You would not want to pay the seller of a home until they are ready to hand over the keys to your new home. And as an owner, you don’t want to hand over the title and the key to the property until you get paid. One way to make sure your funds stay secure is by using an escrow account. But what is escrow in real estate and how is it involved in the buying and selling process? Let’s discuss.
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What is Escrow in Real Estate?
An escrow account is an account that holds the funds and protects the transaction until everything has been finalized. Escrow accounts are held by a neutral third party until the process is completed.
In real estate, an escrow account secures earnest money until closing is completed or a party backs out. It protects both the buyer and seller during the home purchasing process. Homeowners can also hold money in escrow to pay for their insurance and taxes. This way homeowners do not have to produce a lump sum payment when their property taxes and insurance are due. Instead, the amount of their taxes and insurance are divided into 12 months and added to the monthly mortgage payments.
What is the Escrow Process?
- The homebuyers, seller, and the respective agents sign a contract to go over the terms of the transaction and make sure that every single stipulation that was agreed upon by the buyer and the seller has been met.
- The buyer will place an earnest money deposit into an escrow account.
- The escrow officer will confirm any clearance of funds with all parties involved and will keep the money in the escrow account until the closing of the property.
- The title work will start along with the mortgage application and underwriting. Once all the underwriting conditions are met, closing is scheduled.
- The buyer brings the balance of cash that is required to close the escrow offer. The mortgage company will send their funds to the escrow officer.
- All the documents will be laid out on the closing day, and the escrow closing documents are drawn, signed, and notarized.
- The fund will be released to the seller, the title will be transferred, and the homebuyer will get the keys.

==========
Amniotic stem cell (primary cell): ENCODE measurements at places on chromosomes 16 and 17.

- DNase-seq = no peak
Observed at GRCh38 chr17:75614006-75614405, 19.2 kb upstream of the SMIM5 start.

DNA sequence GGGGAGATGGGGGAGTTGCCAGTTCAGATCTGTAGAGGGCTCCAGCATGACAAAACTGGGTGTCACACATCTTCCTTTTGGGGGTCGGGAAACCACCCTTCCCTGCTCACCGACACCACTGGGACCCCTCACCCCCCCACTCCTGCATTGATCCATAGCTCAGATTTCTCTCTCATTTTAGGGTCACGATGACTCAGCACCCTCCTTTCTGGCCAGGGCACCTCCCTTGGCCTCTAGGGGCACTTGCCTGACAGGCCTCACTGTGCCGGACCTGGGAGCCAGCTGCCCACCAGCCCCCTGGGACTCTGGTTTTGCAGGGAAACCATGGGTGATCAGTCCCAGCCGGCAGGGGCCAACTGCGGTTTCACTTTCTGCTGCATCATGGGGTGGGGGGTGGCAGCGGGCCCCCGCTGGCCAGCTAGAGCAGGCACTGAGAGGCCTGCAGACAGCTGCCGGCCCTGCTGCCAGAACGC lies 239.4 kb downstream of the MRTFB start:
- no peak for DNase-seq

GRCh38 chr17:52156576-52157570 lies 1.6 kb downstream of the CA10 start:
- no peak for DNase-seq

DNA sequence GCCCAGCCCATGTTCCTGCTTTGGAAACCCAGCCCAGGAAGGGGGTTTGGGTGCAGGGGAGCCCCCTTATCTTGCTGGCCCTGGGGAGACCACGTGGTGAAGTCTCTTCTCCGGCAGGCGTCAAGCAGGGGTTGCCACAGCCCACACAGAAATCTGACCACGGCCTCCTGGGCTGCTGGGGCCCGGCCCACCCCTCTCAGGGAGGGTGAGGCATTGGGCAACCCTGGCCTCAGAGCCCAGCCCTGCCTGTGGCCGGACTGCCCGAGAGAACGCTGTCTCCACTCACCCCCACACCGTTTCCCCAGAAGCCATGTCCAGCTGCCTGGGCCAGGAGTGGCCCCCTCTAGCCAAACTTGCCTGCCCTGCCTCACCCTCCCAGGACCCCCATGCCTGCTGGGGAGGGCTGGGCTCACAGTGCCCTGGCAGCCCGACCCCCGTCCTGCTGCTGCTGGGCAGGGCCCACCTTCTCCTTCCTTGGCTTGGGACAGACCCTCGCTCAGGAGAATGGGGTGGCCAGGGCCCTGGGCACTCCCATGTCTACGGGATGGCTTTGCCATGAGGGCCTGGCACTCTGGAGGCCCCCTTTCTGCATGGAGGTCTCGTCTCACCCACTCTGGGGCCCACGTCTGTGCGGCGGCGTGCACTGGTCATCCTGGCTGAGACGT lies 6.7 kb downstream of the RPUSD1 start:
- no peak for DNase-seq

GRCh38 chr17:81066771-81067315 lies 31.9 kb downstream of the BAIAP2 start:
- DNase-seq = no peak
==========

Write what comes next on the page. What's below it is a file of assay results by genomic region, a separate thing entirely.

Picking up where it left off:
The Benefits of Using Escrow in Real Estate
Escrow For Homebuyers
From the start of signing the contract to the end of closing, your escrow officer will hold your earnest money deposit. Also, any of the mortgage loans that are borrowed will be held in escrow until all closing documents are signed. This means that buyers do not have to worry about their deposit disappearing if the sale falls through.
Escrow For Sellers
Escrow gives sellers confidence in the process. You can trust that the homebuyer has put up the agreed-upon earnest money deposit, and all the funds are cleared before signing the deed transfer. It leads to the closing and the homebuyer’s access to the property.
Escrow for Real Estate Agents
Escrow serves three main purposes for real estate agents:
- Secures the contract by having a deposit held until the day of closing
- Protects commissions and ensure fees are paid directly from the closing
- Keeps clients safe in the transaction process
Trust Express Title for Your Title and Escrow Needs
Buying or selling a home is a huge transaction, and if each party is protected the better the outcome. Escrow in real estate is important because it protects and benefits both the homebuyers and sellers by using a neutral third party to protect transactions. Understanding escrow in real estate and how it is an essential part of ensuring that your real estate process is successful.